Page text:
Wright wasn’t the only one to find opportunity in the chaos of the Great Depression.   IBM, for example, came very close to bankruptcy—but was saved by the creative action of its CEO, Thomas Watson.  After the stock-market crash of 1929, Watson called the company’s managers together and persuaded them that a revolutionary and contrarian strategy could save the company.  While other companies reduced output, laid-off employees and shut-down factories, Watson kept his factories operating, increased production and warehoused the surplus he could not sell.  He invested in research and built a large-scale corporate research lab.

By 1934, IBM’s stock had fallen dramatically, and it looked as though Watson’s brave gamble would bankrupt the company.  But in 1935, the Social Security Act passed and the U.S. government suddenly needed large numbers of business machines. IBM was ready to supply them, in vast quantities and in the latest models.  By contrast, IBM’s competitors, having drastically cut production and development, had very little to sell.  Watson’s decision to throw away the conventional playbook in favor of actions that, at the time, seemed revolutionary or even insane saved the company.

Since the 1930s, IBM has incurred criticism, some of it justified, for being too conventional and stodgy; but without Watson’s unconventional thinking during a crisis, IBM would not have survived at all.

Emerging from the Great Recession, we face today a number of ongoing structural problems—many with no obvious solutions.  Yet our current situation is nowhere near as uncontrollable and catastrophic as the chaos that followed the stock market crash of 1929.  The entrepreneurs of the Great Depression were able to adapt to new conditions and exploit the chaos in which they found themselves; and the CEOs of the present can do the same.  As Ross Dawson observes, “The first step on the path is the recognition that change is required.”  Afterwards, he asserts, the process of new thinking, new attitudes, and new behaviors can take a company into a profitable future in which change, uncertainty, and lack of central control are not problems, but rather assets that ensure the company’s survival and growth.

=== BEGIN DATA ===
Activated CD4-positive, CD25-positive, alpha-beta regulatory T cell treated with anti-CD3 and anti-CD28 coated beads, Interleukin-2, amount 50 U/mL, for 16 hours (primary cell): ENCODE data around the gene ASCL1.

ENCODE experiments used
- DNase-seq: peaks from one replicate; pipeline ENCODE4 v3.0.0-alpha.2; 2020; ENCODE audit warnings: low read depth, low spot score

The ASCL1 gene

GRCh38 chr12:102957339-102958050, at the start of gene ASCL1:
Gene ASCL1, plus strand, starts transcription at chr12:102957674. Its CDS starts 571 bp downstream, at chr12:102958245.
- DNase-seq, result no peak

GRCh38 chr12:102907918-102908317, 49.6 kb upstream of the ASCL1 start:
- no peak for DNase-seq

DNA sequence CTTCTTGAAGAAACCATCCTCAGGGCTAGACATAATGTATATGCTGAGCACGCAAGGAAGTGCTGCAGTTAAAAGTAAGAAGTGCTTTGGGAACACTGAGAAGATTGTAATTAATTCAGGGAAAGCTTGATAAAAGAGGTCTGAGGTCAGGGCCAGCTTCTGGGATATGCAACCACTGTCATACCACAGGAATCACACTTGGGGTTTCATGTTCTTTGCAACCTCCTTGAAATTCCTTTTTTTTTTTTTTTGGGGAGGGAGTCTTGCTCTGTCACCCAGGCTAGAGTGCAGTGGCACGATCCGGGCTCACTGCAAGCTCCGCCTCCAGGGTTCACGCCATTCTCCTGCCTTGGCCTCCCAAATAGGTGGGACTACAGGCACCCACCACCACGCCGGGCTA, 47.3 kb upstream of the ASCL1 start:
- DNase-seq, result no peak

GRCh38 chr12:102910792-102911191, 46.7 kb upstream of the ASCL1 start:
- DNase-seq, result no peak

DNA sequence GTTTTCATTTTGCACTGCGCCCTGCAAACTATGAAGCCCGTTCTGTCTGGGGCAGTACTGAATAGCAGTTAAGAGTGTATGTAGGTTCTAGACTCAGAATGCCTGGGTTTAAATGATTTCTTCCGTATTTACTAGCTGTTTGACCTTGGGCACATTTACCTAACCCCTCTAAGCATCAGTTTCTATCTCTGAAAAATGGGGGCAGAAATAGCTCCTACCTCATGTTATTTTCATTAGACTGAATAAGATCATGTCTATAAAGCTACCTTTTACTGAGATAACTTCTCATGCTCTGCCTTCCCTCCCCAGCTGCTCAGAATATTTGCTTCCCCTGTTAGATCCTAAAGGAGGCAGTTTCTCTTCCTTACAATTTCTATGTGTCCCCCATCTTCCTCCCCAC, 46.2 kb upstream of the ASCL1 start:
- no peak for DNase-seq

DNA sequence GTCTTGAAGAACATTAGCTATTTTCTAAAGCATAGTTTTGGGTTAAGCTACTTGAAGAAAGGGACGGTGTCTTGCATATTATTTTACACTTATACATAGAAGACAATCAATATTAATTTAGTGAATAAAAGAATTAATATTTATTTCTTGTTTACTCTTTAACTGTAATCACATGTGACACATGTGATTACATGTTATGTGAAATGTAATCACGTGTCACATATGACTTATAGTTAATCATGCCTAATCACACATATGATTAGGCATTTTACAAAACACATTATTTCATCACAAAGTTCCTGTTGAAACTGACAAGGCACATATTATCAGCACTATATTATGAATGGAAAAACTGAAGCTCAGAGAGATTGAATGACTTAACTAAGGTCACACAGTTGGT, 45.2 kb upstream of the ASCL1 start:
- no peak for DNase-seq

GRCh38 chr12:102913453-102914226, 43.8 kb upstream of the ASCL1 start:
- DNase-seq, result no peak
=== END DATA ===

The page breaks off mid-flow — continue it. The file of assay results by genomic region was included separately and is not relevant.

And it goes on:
Here is the rule today: Change rules.  To survive, companies must expose individuals to new ways of thinking.  Companies must create a spirit of innovation that leads not only to new product development, but also to new and different approaches to every aspect of your operation.  The CEO whose company can adapt to these new and decentralized ways of thinking and operating will be the market leaders of tomorrow.